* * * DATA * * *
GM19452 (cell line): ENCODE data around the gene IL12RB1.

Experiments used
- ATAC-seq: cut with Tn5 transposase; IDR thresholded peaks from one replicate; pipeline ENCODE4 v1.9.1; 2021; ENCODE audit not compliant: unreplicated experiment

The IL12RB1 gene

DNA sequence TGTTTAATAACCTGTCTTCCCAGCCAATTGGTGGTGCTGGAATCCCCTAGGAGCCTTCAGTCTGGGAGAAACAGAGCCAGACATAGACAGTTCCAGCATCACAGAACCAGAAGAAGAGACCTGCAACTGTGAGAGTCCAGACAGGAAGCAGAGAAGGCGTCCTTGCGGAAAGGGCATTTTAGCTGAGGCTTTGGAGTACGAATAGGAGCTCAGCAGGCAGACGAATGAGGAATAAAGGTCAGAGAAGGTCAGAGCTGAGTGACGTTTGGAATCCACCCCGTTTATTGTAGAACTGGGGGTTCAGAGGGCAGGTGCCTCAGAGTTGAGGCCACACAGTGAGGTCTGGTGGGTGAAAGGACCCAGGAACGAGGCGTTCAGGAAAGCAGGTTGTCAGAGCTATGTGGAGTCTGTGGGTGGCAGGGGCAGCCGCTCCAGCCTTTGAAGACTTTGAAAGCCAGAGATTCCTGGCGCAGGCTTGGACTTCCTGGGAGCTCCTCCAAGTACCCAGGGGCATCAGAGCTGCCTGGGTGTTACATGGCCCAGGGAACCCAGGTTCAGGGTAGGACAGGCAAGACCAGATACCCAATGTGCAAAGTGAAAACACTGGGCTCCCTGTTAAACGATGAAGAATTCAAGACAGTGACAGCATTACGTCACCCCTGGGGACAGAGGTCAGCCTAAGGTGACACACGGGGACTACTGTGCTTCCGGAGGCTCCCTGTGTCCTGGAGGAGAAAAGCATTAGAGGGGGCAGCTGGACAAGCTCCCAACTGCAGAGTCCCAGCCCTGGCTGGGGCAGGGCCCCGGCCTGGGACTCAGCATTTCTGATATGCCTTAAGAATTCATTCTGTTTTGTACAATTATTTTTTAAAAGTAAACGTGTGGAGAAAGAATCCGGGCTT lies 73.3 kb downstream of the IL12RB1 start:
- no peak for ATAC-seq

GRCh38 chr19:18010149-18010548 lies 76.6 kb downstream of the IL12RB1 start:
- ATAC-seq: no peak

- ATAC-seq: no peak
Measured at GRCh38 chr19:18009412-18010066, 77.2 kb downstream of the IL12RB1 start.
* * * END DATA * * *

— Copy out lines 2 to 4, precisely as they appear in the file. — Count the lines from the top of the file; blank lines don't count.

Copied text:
Experiments used
- ATAC-seq: cut with Tn5 transposase; IDR thresholded peaks from one replicate; pipeline ENCODE4 v1.9.1; 2021; ENCODE audit not compliant: unreplicated experiment

The IL12RB1 gene